So the NBN rollout has finally reached your place, and you’ve been set up with a brand new high-speed connection — the supposedly ultrafast broadband service that has been in the works for over five years by this point... and now you want to put it to the test.
Maybe it’s been giving you grief and under-delivering on what your ISP (Internet Service Provider) seemingly promised, or maybe you just want to see how speedy it truly is. On this page, you'll be able to test your speed, see what it means, and get the most out of your home connection.
To kick things off quickly, simply hit 'start test' below and Measurement Lab's tool (as used by Google) will run a diagnostic on your connection, spitting out both a download and upload speed. This can give you a quick overview of how your net is doing, but for more info, keep scrolling.
What to expect
If you want to test how your connection is operating, it’s probably a good idea to check out how it should be operating so you can compare.
When signing up for the NBN, you would have chosen a speed-tier from the options provided by your ISP — this will dictate the upper limit of both the download and upload speeds you’ll be able to hit, although that number isn’t indicative of the actual speed you will experience at all times.
NBN Co. offers 12, 25, 50, and 100Mbps options for residential customers, but because the company is a wholesaler, it ends up being the decision of each ISP as to what speeds they will offer to their customers. Typically ISPs have plans that reflect either three or four of those speed-tiers, but this won’t always be the case.
By law, your ISP has to advertise something referred to as a "typical evening speed", which is an average that's indicative of how fast your download rate should be going during the busy period of the day – when most people are at home and using streaming services.
Recommended fast NBN plan
As is becoming popular, you'll get a bit of a discount on your first few months – 6 months specifically – but even once the price then jumps up an extra AU$15 per month, it's still the best value NBN100 plan on the market right now thanks to its unlimited data, solid evening speeds (83Mbps), and no lock-in contract. With this offer, you can either BYO modem or spend AU$129.90 up front to get one from Tangerine direct. Total minimum cost is AU$74.90View Deal
You've already run the test above by this point, we assume, but you should have another go to try and give your internet the best chance it’s got at achieving high speeds so you can accurately measure the signal arriving at your house.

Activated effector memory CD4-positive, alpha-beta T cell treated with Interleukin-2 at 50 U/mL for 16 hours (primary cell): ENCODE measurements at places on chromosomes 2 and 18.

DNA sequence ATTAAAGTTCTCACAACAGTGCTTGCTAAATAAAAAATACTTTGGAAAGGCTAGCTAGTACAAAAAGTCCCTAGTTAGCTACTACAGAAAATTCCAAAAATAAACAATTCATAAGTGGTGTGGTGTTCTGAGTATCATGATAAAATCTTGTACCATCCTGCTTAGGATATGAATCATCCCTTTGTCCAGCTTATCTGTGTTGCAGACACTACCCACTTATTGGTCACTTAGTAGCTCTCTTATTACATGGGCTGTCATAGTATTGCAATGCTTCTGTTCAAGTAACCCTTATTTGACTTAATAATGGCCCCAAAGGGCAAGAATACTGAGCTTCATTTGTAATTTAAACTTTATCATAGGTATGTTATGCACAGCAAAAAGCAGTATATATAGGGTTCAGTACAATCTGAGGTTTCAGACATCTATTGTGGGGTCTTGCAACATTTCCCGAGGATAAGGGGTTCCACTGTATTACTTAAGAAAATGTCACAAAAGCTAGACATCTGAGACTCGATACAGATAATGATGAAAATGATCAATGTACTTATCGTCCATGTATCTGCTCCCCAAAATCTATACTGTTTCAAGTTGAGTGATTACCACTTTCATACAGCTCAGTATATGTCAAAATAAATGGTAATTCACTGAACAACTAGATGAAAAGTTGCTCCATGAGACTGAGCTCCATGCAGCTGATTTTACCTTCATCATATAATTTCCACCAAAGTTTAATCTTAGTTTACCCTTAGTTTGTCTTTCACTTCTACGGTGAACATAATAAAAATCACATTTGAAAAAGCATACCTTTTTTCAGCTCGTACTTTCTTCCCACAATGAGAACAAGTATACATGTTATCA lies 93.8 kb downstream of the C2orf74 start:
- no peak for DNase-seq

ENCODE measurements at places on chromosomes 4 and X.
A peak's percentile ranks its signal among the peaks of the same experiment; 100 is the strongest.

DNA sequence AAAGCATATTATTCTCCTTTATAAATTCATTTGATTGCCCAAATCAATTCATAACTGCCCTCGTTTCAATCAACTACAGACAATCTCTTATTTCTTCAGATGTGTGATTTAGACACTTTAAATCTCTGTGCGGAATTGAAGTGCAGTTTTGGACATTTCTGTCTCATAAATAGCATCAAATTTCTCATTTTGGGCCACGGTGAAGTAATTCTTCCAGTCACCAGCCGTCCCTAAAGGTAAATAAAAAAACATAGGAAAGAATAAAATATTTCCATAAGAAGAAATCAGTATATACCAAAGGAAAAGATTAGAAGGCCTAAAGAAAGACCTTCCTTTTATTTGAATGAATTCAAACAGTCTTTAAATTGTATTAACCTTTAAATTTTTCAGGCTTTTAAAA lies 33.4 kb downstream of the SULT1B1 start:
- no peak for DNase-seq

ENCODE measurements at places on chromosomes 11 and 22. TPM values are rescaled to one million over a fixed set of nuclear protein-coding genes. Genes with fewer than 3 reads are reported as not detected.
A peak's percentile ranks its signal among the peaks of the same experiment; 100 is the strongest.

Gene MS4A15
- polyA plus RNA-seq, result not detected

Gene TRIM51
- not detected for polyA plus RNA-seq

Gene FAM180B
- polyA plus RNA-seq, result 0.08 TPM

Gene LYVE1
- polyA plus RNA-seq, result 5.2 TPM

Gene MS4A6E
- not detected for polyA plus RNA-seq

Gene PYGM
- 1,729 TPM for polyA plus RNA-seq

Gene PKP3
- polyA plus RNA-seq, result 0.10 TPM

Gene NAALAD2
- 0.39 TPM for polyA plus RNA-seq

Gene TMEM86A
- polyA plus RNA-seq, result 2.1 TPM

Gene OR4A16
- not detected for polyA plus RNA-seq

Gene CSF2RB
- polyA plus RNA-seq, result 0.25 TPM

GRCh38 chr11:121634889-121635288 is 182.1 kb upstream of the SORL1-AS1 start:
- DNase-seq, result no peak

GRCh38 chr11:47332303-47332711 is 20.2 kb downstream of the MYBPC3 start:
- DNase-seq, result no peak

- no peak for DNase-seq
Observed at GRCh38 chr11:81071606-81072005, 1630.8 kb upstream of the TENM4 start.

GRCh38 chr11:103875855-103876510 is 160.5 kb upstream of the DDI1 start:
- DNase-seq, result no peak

Where possible, connect your computer or laptop directly to your modem or router with an Ethernet cable, and avoid running any downloads, streams or other data-heavy activities and programs while the test is in progress.
If you have to test your connection over Wi-Fi, such as with a laptop or smartphone, try and move as close as possible to your router to ensure you have a strong wireless signal, as a weak one can interfere with the internet speed testing, meaning you’ll see lower results than your ‘net connection is actually capable of.
Once you’ve set yourself up, it should just be a matter of hitting the ‘start test’ button and waiting for the test to run its course. Once completed, you’ll be given a download speed and upload speed, both measured in Mbps, as well as some more advanced diagnostics if you're so inclined.
We suggest running this test several times to ensure you’re getting consistent results each time. If the results are wildly erratic or vastly below the expected amount, try rebooting your modem and re-running the test.
Diagnosing the results
Don’t be alarmed if the download speed isn’t bang-on the number promised to you by your provider — it’s rare to get 100 percent of promised speed — however, it should be close if everything’s gone smoothly so far.
Certain factors will affect this speed, such as how many devices or active tasks are using the connection simultaneously, as well as the type of connection you have. Fibre to the node (FTTN) connections, for instance, will experience slower speeds the further away your premises are to the node itself; apparently distances above 400-500 metres will start seeing a decrease in real-world vs promised speeds.
If you’re experiencing significantly lower speeds than listed on your plan and have already tried all the aforementioned tricks, then you should contact your service provider to see what the issue is. They should be able to tell you how far away you are from the node if you’re on a FTTN connection, or if there are some specific problems in your area otherwise.
Need a better plan?
Still not happy with the results? Maybe it’s time to check out a higher-speed NBN plan, or switching to another provider entirely. Below, we've got a live-upated tracker to compare plans, but we've also got two dedicated pages to help you out, one for the fastest NBN plans available, and another that compares the best value NBN plans on offer.